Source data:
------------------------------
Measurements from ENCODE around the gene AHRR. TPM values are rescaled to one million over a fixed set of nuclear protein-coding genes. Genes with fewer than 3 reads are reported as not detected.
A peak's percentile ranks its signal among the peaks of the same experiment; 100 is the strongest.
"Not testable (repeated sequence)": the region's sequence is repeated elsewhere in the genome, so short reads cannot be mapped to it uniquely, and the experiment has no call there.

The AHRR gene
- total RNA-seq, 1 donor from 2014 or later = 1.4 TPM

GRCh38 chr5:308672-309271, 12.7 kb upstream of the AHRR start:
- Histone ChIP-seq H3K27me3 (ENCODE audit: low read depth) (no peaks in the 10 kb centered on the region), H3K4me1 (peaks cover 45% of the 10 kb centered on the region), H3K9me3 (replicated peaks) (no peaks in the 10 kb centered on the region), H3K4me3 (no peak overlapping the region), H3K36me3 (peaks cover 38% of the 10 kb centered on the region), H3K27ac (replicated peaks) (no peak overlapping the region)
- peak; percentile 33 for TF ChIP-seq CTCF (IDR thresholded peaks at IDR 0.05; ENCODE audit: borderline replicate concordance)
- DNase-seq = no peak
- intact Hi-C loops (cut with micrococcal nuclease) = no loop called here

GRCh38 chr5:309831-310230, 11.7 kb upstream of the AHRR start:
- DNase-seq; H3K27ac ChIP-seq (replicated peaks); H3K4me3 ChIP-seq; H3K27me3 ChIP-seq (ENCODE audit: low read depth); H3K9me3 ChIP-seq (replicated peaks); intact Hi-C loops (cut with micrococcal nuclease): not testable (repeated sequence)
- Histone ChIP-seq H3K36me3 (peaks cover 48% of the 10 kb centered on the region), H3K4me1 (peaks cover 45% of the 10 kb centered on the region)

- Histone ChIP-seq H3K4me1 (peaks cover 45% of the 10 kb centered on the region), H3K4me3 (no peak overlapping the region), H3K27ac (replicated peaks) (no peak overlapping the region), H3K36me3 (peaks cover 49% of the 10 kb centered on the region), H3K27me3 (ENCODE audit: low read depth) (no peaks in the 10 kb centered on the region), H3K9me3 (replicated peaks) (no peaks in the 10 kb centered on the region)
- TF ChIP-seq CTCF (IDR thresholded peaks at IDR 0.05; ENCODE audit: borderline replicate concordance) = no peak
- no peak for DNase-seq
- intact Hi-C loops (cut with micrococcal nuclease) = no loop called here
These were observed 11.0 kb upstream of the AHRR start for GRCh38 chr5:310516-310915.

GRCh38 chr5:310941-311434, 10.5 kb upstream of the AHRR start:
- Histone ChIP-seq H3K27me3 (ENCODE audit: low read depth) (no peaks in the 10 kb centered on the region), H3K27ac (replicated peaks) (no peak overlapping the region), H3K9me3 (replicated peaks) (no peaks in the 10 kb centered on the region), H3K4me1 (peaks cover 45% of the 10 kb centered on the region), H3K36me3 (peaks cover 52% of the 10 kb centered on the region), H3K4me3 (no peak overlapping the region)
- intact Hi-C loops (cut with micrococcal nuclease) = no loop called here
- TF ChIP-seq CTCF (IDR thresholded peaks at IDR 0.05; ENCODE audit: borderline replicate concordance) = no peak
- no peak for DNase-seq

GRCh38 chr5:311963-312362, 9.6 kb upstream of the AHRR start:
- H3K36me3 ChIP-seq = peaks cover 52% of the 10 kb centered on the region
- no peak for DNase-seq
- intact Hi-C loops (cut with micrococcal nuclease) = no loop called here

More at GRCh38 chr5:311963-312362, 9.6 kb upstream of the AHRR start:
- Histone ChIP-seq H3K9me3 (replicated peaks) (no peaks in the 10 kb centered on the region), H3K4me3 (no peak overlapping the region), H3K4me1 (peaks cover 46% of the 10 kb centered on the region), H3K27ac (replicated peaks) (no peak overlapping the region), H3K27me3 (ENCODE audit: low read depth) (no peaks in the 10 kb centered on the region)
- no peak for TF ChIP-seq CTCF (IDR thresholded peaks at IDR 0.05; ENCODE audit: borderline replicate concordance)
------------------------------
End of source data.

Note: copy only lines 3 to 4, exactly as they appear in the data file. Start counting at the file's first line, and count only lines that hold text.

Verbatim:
"Not testable (repeated sequence)": the region's sequence is repeated elsewhere in the genome, so short reads cannot be mapped to it uniquely, and the experiment has no call there.

The AHRR gene